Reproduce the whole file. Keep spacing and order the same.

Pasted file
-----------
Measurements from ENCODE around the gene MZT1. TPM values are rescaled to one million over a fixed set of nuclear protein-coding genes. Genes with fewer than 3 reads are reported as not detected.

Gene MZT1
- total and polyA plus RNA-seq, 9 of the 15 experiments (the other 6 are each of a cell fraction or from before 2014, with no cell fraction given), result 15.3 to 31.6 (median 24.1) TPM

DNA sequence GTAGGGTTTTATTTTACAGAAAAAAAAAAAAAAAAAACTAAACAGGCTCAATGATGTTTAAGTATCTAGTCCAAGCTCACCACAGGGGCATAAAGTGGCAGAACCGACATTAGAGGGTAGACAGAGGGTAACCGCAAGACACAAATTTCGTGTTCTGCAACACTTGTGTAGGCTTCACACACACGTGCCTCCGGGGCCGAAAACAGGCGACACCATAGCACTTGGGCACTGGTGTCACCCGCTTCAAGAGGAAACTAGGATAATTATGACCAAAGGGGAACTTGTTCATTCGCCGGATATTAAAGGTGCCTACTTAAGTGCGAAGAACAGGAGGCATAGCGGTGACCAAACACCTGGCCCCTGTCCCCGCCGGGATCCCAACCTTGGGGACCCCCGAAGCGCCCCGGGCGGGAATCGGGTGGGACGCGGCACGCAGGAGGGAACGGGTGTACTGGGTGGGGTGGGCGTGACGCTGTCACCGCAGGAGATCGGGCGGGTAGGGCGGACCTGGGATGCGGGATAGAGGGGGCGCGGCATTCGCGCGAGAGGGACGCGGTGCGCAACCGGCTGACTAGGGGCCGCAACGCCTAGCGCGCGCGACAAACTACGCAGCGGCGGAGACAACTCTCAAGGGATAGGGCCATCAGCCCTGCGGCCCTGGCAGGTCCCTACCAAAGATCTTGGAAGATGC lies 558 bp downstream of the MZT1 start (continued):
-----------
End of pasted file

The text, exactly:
Measurements from ENCODE around the gene MZT1. TPM values are rescaled to one million over a fixed set of nuclear protein-coding genes. Genes with fewer than 3 reads are reported as not detected.

Gene MZT1
- total and polyA plus RNA-seq, 9 of the 15 experiments (the other 6 are each of a cell fraction or from before 2014, with no cell fraction given), result 15.3 to 31.6 (median 24.1) TPM

DNA sequence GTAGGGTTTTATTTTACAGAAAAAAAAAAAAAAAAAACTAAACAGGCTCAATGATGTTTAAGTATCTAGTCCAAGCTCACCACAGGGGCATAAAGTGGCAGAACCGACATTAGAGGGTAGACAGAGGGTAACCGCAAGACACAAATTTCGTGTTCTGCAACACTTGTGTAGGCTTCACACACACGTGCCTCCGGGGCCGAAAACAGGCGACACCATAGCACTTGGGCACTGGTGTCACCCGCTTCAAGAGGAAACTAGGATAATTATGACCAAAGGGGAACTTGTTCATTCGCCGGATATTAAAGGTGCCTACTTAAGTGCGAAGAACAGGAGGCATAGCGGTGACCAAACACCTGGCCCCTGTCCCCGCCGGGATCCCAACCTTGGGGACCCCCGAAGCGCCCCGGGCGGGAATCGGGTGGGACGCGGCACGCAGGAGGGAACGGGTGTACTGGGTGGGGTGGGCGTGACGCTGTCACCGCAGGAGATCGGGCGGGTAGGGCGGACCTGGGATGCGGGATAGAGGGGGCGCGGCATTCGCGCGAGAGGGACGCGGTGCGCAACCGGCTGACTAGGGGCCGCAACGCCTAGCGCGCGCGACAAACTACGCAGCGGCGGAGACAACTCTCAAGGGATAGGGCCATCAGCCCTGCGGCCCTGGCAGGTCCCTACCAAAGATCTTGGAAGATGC lies 558 bp downstream of the MZT1 start (continued):